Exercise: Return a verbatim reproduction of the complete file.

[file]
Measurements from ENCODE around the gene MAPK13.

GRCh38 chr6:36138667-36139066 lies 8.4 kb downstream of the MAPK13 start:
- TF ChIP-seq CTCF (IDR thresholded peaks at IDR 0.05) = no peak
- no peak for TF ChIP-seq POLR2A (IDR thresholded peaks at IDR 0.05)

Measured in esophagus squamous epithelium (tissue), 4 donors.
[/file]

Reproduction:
Measurements from ENCODE around the gene MAPK13.

GRCh38 chr6:36138667-36139066 lies 8.4 kb downstream of the MAPK13 start:
- TF ChIP-seq CTCF (IDR thresholded peaks at IDR 0.05) = no peak
- no peak for TF ChIP-seq POLR2A (IDR thresholded peaks at IDR 0.05)

Measured in esophagus squamous epithelium (tissue), 4 donors.